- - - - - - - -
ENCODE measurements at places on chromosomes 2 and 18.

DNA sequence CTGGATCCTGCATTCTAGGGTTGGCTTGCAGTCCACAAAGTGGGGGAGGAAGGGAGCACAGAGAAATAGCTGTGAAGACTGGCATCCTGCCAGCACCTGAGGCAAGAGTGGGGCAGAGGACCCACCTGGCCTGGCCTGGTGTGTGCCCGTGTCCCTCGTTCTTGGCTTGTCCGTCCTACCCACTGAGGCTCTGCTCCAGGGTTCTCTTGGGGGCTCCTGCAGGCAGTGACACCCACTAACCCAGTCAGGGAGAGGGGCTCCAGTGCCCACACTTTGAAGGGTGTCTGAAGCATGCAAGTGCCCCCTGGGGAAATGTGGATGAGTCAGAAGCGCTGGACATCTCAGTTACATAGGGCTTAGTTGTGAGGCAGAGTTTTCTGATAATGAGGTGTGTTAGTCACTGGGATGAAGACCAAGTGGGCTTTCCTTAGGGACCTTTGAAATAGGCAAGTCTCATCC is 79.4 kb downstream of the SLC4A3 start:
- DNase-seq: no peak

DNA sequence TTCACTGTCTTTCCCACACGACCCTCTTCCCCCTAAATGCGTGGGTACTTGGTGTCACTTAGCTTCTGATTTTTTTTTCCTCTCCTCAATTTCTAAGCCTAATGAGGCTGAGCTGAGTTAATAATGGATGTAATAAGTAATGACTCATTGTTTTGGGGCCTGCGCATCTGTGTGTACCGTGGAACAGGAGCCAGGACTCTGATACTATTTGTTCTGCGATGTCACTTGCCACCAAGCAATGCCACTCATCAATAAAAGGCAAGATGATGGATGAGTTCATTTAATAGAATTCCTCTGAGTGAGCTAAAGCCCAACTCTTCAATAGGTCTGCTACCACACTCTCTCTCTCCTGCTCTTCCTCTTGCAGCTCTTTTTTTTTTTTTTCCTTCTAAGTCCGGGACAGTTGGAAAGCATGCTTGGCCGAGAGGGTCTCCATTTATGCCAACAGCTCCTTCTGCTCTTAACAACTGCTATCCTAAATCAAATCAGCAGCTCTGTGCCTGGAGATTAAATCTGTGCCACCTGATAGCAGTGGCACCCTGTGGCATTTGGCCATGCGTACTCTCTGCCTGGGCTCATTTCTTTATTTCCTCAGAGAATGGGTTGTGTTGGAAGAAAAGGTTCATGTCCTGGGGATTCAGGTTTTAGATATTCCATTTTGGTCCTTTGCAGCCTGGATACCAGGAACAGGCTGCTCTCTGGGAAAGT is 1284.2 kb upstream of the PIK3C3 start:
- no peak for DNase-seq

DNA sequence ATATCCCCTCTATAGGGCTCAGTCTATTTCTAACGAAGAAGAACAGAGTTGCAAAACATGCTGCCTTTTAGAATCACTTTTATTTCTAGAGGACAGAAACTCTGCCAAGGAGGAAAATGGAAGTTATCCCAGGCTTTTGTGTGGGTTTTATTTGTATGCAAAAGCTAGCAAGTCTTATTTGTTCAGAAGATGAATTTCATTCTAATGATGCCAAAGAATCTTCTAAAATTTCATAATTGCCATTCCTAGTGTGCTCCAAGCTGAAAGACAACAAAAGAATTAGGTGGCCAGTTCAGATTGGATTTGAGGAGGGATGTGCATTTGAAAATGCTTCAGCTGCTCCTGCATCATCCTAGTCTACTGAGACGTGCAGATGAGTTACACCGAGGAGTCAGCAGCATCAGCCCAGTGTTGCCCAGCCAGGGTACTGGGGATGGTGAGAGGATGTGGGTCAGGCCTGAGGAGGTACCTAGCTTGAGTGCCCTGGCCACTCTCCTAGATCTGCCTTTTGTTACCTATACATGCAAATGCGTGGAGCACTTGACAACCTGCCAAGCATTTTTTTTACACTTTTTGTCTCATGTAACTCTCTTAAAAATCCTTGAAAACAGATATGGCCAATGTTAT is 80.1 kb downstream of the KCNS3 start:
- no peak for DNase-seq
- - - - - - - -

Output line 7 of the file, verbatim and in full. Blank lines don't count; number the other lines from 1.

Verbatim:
- no peak for DNase-seq